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St. John’s Has A History With Duke

It’s an underrated and great rivalry

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Duke v St John's
NEW YORK, NY - FEBRUARY 03: Tariq Owens #11 of the St. John’s Red Storm goes up for a dunk against the Duke Blue Devils at Madison Square Garden on February 3, 2018 in New York City. St. John’s won 81-77.
Photo by Lance King/Getty Images

After Saturday’s upset at the hands of St. John’s, it took us a while to realize that this was, after all, not the first time the Johnnies did Duke in.

In fact there are at least four major upsets of Duke by St. John’s.

The most recent was in 2000 at the hands of Bootsy Thornton, who scored 22 points and helped make St. John’s the last non-conference team to upset Duke in Cameron.

That’s an amazing streak but what’s even more impressive is that the last non-conference teams to win in Cameron before St. John’s were Illinois in 1995 and Michigan in 1996 (Duke could’ve won that game but when Robert “Tractor” Traylor, who weighed at least 300 lbs., turned into the lane and barreled to the basket, no one was willing to step into his path and so he scored the game winner).

When people refer to the Bootsy game, that was actually in 1999 in the Garden, where Thornton scored 40 points including eight in the last 123 second of the first half.

The 2000 loss was bad but it didn’t derail Duke’s season. What happened in 1979 did.

After the 1978 joy ride to the title game, Duke was seen as the natural #1 team in the country, but it didn’t quite work out that way.

Duke went up to New York to play in the ECAC Holiday Tournament which was held in the Garden. In the first game, Duke was cruising against Ohio State, up by about 20. Then the Blue Devils had a shocking collapse and lost.

The next night, the Blue Devils faced St. John’s and again built a large lead....and again collapsed.

Chemistry issues became apparent and so too did coach Bill Foster’s inability to handle success and pressure.

Foster built Duke’s program brilliantly, finding a vastly underrated Jim Spanarkel out of Jersey City’s Hudson Catholic High, then Mike Gminski, an outstanding student who finished high school a year early and somehow managed to arrive at Duke at 16 and, in the words of a soon-to-be-teammate, “big enough to fill the entire door frame.”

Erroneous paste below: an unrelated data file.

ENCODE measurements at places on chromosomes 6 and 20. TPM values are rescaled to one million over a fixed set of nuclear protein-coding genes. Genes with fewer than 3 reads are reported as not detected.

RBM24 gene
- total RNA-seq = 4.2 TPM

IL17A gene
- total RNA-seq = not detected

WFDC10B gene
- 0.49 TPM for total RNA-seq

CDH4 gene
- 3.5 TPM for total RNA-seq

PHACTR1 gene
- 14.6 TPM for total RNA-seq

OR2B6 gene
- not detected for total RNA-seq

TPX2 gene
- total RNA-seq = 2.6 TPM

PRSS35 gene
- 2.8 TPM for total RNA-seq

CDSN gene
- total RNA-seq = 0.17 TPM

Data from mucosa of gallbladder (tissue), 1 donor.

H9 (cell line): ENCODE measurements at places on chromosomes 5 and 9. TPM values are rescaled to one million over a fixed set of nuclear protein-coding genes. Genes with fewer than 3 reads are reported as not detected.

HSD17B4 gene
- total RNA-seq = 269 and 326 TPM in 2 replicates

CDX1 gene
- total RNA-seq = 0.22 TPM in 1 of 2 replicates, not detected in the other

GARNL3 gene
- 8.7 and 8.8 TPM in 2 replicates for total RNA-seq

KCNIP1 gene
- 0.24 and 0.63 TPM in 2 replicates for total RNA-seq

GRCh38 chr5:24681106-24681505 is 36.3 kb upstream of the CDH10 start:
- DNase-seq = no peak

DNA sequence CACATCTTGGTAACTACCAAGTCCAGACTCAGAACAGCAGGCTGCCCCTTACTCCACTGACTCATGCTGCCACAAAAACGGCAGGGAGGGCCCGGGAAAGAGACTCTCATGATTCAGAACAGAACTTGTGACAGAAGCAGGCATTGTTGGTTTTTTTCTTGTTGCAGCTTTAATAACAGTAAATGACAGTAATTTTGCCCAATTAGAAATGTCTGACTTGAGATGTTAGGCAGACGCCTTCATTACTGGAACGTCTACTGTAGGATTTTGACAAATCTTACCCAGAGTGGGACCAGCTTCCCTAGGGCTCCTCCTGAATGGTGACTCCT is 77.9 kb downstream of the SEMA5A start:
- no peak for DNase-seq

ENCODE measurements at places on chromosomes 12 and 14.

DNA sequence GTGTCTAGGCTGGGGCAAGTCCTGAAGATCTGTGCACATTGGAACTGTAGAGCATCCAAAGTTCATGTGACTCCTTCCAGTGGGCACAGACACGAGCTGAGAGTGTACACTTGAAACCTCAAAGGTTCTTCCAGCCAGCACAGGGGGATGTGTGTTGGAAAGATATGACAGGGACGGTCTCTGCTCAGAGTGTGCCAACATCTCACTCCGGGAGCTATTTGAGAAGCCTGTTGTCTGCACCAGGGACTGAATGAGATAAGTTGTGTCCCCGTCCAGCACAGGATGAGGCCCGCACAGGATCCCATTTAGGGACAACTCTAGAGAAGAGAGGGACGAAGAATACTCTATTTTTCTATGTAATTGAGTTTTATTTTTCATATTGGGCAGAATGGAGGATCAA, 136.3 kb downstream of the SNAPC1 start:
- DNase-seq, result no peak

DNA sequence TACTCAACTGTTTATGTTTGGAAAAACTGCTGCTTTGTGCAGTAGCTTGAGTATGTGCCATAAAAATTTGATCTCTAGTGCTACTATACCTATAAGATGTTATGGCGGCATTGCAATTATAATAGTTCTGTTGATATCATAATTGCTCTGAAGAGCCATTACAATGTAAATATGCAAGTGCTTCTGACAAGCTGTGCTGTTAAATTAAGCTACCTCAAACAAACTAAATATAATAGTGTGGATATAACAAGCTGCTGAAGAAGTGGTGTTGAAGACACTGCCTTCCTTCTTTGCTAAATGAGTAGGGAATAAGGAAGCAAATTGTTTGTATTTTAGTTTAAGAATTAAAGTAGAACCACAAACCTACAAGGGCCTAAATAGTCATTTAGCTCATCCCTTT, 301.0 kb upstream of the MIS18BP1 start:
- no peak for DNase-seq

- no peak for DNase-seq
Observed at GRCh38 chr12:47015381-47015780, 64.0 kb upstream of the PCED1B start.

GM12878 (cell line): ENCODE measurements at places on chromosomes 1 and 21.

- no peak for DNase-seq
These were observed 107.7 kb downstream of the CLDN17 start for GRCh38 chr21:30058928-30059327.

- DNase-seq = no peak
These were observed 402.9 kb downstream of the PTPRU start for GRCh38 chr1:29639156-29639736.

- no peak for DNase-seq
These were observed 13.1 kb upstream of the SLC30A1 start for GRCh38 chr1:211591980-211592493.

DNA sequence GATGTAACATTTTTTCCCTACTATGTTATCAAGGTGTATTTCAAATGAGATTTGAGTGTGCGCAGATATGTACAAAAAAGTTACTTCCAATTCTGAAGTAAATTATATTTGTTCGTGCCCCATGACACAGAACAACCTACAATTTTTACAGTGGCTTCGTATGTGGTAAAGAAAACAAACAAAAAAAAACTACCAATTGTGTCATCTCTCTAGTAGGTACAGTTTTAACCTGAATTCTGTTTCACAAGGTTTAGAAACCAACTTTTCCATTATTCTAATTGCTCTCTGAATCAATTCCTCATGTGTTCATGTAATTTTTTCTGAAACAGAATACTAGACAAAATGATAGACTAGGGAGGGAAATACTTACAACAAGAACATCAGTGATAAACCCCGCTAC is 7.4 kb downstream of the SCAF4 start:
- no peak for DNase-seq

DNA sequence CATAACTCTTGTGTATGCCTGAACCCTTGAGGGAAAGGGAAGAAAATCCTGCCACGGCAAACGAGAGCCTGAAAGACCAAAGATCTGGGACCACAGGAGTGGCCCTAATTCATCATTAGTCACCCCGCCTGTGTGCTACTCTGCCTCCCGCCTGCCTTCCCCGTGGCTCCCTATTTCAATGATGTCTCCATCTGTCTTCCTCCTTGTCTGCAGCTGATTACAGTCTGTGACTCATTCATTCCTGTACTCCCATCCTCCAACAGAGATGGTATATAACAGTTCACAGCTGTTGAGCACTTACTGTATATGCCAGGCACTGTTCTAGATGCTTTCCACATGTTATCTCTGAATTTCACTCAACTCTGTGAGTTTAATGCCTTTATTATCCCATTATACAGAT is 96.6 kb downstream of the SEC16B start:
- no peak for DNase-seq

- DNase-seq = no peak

The next year Foster pulled off perhaps Duke’s greatest recruiting coup of all time by persuading Philadelphia’s Gene Banks to choose Duke.

Banks was rated higher than Magic Johnson that year and keep in mind that Duke, at that point, had not recruited a player like that since the turbulent early Bucky Waters era - and those recruits didn’t stick around.

Spanarkel was a find, Gminski wasn’t supposed to be eligible for another year and Kenny Dennard, who Foster would pair with Banks, was unknown as a high school junior and still not well known as a senior.

Toss in NCCU transfer John Harrell, who ran the 1978 team magnificently, and you had one high school legend and four major discoveries.

But Foster struggled with the pressure and expectations, at one point taping the windows in Cameron so that no one could see practice, and the team more or less split into two groups. It finished 22-8 and lost in the NCAA tournament on Black Friday to...

...yes, St. John’s.

After the demoralizing defeat in the Garden, Duke finished the season 22-8 and far below expectations.

Harrell had been supplanted at point guard by Indiana transfer Bob Bender, who had an emergency appendectomy before the NCAA tournament.

Duke and UNC were both in the Eastern Regional and both played in Reynolds Coliseum in Raleigh.

UNC lost to Penn - an Ivy - 72-71, while Duke fell to St. John’s again, 80-78.

The losses ended any chance of Duke and UNC playing in the regional Finals for what would have been, we’re quite sure, an epic matchup.

Around here, the day has ever since been called Black Sunday.

At least this year’s loss to St. John’s, ugly though it was, didn’t end the season.

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